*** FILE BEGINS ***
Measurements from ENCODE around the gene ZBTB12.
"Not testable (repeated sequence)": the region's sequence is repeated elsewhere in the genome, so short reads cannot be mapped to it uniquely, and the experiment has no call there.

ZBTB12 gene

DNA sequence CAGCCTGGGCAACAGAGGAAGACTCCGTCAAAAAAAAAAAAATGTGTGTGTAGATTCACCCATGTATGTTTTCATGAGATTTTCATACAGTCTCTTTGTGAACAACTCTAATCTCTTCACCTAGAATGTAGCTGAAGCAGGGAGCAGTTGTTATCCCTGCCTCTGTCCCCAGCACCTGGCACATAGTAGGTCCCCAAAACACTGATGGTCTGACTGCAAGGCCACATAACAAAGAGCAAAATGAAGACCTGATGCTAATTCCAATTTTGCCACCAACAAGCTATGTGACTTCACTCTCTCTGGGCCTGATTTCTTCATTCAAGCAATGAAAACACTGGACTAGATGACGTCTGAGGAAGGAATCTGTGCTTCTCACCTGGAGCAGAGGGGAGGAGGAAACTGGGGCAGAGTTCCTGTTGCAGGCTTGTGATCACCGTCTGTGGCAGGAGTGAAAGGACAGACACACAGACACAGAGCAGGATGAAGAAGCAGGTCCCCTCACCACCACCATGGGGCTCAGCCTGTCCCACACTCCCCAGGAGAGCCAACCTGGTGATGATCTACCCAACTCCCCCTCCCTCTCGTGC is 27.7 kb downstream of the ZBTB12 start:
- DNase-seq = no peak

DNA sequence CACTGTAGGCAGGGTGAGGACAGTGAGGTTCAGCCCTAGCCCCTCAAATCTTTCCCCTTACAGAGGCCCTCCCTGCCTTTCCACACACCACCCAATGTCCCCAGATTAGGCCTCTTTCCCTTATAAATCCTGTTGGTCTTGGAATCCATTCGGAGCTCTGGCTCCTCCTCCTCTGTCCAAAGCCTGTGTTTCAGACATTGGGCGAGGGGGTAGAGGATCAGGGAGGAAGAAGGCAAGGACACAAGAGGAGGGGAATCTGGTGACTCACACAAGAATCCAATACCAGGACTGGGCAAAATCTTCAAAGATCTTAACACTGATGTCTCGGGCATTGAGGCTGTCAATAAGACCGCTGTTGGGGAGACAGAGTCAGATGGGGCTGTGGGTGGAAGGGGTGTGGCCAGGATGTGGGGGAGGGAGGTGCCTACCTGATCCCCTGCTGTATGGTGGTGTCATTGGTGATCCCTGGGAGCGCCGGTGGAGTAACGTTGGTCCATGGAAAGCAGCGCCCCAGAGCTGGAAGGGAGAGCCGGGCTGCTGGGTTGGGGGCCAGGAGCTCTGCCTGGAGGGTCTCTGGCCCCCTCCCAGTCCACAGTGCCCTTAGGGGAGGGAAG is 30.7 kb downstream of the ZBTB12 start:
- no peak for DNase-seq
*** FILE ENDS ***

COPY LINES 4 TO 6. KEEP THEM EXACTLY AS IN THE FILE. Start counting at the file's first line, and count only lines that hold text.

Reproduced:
DNA sequence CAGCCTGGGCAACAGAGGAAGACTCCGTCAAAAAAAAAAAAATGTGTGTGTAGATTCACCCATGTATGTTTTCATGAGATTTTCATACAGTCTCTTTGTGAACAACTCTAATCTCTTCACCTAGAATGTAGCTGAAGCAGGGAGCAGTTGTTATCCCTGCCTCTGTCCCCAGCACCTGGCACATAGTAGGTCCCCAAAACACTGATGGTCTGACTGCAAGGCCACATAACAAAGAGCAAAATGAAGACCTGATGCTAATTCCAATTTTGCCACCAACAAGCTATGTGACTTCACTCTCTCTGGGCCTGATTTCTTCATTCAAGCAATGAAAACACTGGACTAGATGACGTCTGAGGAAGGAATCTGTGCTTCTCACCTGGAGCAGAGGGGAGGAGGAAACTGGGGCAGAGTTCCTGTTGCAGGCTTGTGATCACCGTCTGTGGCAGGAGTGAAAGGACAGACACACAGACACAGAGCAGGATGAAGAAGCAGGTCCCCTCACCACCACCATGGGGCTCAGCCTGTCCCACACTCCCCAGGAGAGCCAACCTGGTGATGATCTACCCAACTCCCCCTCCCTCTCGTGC is 27.7 kb downstream of the ZBTB12 start:
- DNase-seq = no peak

DNA sequence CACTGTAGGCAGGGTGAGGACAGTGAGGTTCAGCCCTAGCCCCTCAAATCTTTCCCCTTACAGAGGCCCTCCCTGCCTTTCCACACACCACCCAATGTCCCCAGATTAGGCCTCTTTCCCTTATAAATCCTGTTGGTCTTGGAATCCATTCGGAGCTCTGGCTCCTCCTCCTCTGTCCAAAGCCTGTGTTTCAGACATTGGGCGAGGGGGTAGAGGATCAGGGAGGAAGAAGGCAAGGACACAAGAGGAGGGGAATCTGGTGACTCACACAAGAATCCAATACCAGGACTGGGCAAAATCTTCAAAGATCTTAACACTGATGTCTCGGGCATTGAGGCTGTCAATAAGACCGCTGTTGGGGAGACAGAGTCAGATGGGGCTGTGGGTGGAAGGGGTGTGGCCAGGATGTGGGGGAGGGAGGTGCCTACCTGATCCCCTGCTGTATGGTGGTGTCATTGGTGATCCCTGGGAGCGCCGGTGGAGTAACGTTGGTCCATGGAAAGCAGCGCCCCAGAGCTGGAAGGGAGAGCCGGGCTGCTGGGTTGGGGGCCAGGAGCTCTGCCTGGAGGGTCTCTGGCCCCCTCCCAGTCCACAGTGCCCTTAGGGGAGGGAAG is 30.7 kb downstream of the ZBTB12 start: